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Four Ways to Make Your Grant Appendix Shine

Document illuminated by overhead lightMay 2012

Whether you're an established organization familiar with the grant process or you are a new nonprofit venturing into the state or federal grant writing realm for the first time, chances are you're overwhelmed by the amount of information requested by the funder—and the herculean efforts it can take to gather everything by the deadline. Narratives and budgets are critical elements, but just as crucial in importance—and sometimes overlooked—is your proposal's appendix. "How in the world can I gather all of this information in such a short period of time?" you may ask. "What happens if I’m not able to obtain all the necessary components before the deadline?" There's one simple answer: your grant will not be selected for review, and all the sweat equity and sleepless nights you and your staff have invested in the project will be for naught. Following are four "Do's and Don'ts"—some basic, helpful tips to ensure your application is in A+ form—elements that will make or break your proposal.

What to Do (and Not to Do) to Create a Stellar Appendix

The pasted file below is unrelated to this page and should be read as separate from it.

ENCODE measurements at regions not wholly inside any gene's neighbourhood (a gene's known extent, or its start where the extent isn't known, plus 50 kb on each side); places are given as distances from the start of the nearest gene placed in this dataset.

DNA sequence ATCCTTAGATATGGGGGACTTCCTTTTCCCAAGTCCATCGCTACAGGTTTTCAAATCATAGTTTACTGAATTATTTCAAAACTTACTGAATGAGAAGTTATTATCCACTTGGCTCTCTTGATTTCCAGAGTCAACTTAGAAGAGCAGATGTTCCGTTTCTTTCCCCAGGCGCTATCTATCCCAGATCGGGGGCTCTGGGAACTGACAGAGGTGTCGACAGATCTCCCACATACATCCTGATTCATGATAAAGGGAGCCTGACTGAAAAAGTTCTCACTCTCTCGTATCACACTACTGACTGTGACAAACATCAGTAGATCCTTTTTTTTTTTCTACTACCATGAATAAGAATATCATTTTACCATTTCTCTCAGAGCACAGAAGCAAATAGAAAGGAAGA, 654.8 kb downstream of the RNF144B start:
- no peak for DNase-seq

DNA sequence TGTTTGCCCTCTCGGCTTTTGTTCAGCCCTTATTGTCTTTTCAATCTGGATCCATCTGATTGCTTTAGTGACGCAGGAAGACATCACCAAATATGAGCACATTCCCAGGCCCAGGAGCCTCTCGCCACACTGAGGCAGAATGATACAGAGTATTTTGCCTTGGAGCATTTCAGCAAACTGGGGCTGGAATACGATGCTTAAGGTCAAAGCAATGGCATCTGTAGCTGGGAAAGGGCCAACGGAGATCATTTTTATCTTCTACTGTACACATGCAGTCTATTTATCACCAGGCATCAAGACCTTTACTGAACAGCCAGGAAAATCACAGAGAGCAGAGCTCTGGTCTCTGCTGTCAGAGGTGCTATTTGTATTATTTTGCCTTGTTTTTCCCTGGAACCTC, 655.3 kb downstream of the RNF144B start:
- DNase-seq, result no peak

DO:Provide information specifically related to your organization and your project.
DON'T:Provide ambiguous, lengthy information not specifically related to your project.
WHY?Evaluators read thousands of pages during grant competitions. They spot "fluff" a mile away and won't read it.
DO:Provide statistics and information relevant to your organization and local community.
DON'T:Rely solely on national and statewide info/statistics.
WHY?Evaluators want to know what's happening in your community. They want verification that you're involved as an active participant—as part of the solution.
DO:Provide crisp, clean, scanned PDF documents.
DON'T:Provide documents that are crooked, blurry, or incomplete.
WHY?Your grant application is a reflection of your organization and the professionalism with which you will carry out your project.
DO:Obtain Letters of Support/MOU (Memoranda of Understanding) that are current, on letterhead, relevant to your project, and that explain the organization's involvement with your project (work to be performed, cash or in-kind contributions, etc.).
DON'T:Include letters that are old, not signed, not on letterhead, form letters, or letters that do not specifically address the project—or the organization's specific support and involvement in the project.
WHY?Think community; coalitions; partnerships; commitment; support. If you don't include strong, solid, and relevant evidence of support for this specific project, John Doe Nonprofit down the street will. If your applications are comparable—with the exception of your weak letters—John Doe's project will be funded above yours. It cannot be stressed enough how important these letters are to your proposal.

Sandy Rubini, Resource Associates
© 2012, Resource Associates

Sandy Rubini is the quality control specialist for Resource Associates, a firm with over 15 years of experience in grant writing and capacity building and more than 100 professional grant writers. For more information on Resource Associates' free and fee-based services, contact John Nawrocki at (505) 326-4245 or development@grantwriters.net.

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